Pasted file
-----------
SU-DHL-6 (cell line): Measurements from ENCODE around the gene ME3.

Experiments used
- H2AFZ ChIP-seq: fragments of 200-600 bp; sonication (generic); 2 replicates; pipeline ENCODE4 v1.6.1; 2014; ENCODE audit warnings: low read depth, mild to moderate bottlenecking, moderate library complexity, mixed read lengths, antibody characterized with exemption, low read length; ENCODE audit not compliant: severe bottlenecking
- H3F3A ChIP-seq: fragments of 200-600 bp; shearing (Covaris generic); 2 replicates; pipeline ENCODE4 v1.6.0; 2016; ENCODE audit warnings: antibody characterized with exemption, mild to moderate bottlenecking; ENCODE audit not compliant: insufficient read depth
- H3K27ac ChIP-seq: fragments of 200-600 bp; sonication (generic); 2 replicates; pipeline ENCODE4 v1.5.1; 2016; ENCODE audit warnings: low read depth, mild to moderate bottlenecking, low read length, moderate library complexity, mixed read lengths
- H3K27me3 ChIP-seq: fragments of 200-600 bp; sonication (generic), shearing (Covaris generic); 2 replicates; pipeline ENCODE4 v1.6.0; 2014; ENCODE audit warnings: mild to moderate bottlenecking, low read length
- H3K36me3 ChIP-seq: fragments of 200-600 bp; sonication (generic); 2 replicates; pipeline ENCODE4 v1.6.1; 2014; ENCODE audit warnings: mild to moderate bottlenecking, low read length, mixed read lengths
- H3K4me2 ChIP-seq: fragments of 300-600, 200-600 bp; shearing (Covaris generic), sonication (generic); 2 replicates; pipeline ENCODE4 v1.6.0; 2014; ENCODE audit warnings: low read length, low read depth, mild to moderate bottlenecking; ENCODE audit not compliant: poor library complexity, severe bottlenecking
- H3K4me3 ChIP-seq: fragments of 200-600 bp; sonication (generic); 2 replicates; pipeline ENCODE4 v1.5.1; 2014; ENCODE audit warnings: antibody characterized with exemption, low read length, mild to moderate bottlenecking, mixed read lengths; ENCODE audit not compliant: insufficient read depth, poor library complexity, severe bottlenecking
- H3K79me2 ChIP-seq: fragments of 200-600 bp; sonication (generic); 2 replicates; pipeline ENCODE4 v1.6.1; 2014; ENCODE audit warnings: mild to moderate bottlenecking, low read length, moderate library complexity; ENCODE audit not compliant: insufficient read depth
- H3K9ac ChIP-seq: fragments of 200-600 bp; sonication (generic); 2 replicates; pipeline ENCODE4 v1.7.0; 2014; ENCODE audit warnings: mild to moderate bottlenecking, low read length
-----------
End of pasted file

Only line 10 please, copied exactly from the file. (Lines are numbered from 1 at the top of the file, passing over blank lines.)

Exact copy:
- H3K79me2 ChIP-seq: fragments of 200-600 bp; sonication (generic); 2 replicates; pipeline ENCODE4 v1.6.1; 2014; ENCODE audit warnings: mild to moderate bottlenecking, low read length, moderate library complexity; ENCODE audit not compliant: insufficient read depth